HILL AIR FORCE BASE — The Air Force says the F-35 can now fly in lightning storms, which seems appropriate, considering the next-generation fighter jet is named after that same weather element.
The F-35 Lightning II program office says a problem with the jet’s electrical and fuel tank systems has been fixed, removing restrictions that at one time prohibited the plane from flying within 25 miles of the nearest lightning storm.
Testifying before the House Armed Services Committee on April 14, Air Force Lt. Gen. Christopher Bogdan said the formerly unresolved safety risk, identified in a report earlier this year by the Defense Department’s Director of Operational Test and Evaluation, is no longer impeding the now $1.4 trillion program’s progress.
“We had a problem with lightning,” Bogdan said. “We were having a problem qualifying the airplane to fly in lightning, (but) that problem is basically behind us.”
As proof, Bogdan offered the committee an anecdote about an F-35 being tested two weeks before at Florida’s Eglin Air Force Base. The plane was hit by lightning, but apparently with no damaging effects.
“It was in clear air and it was struck by lightning, and absolutely nothing bad happened to the airplane. The pilot landed the airplane (with) no warnings and cautions, no problems. We could see where the lightning went into the right wingtip and came out.”
According to the report, the F-35 did not “maintain residual inerting after flight for the required interval of 12 hours, which is a lightning requirement.”
That function is controlled by what is known as the jet’s “On-Board Inert Gas Generation System,” which, according to the Project on Government Oversight, removes oxygen from the explosive vapor spaces inside the jet’s fuel tank system.
POGO is an independent, nonprofit organization whose stated aim is to improve transparency and accountability throughout the federal government and spent weeks analyzing the report.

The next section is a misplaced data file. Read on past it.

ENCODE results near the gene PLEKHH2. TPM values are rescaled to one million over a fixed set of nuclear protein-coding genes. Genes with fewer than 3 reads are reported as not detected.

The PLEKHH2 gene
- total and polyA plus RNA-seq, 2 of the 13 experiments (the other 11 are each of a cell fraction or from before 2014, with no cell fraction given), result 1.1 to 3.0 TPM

The report went on to say that, if the OBIGGS issue wasn’t fixed, “Aircraft maintainers will be required to purge fuel tanks with external nitrogen more frequently or find alternative lightning strategies.”
But after redesigns of the OBIGGS and subsequent lightning-tolerance qualification testing, Bogdan says the Lightning II is lightning-ready.
“Lightning is another one we had put on the list of last year as a problem — it’s not a problem this year.”
Several other items of note were discussed at the hearing.
Bogdan addressed a June 2014 F-35 engine failure, which also occurred at Eglin and caused the jet to burst into flames. The F-35 program office instituted a series of actions that affected flight operations, like prohibiting full engine power, and grounded the jet for nearly a month.
“Last year, we had a major engine problem,” he said. “We have a solution for that problem. It’s being put into the field, and by this summer, I will have the final production of that version of that fix into the production line and that (problem) will be behind us.”
Arizona Republican Congresswoman Martha McSalley, asked about close-air support limitations of the F-35, particularly when compared with the A-10 Thunderbolt II, which is set to be retired by the Air Force.
Michael Gilmore, DOD director of operational testing, said the F-35 “has some vulnerabilities that you would have to expect a high-performance aircraft to have. The A-10 can take hits that an F-35 couldn’t take, but I don’t think the plan for having the F-35 conduct (close-air support) is equivalent in all operational aspects for the way the A-10 would.”
The F-35 remains critical to the future of Hill Air Force Base, and defense officials say the challenges won’t delay the stealth jet’s operational timeline or its arrival at Hill, which will be home to the first three operational F-35 squadrons and will begin receiving what will ultimately be a total of 72 jets late this year.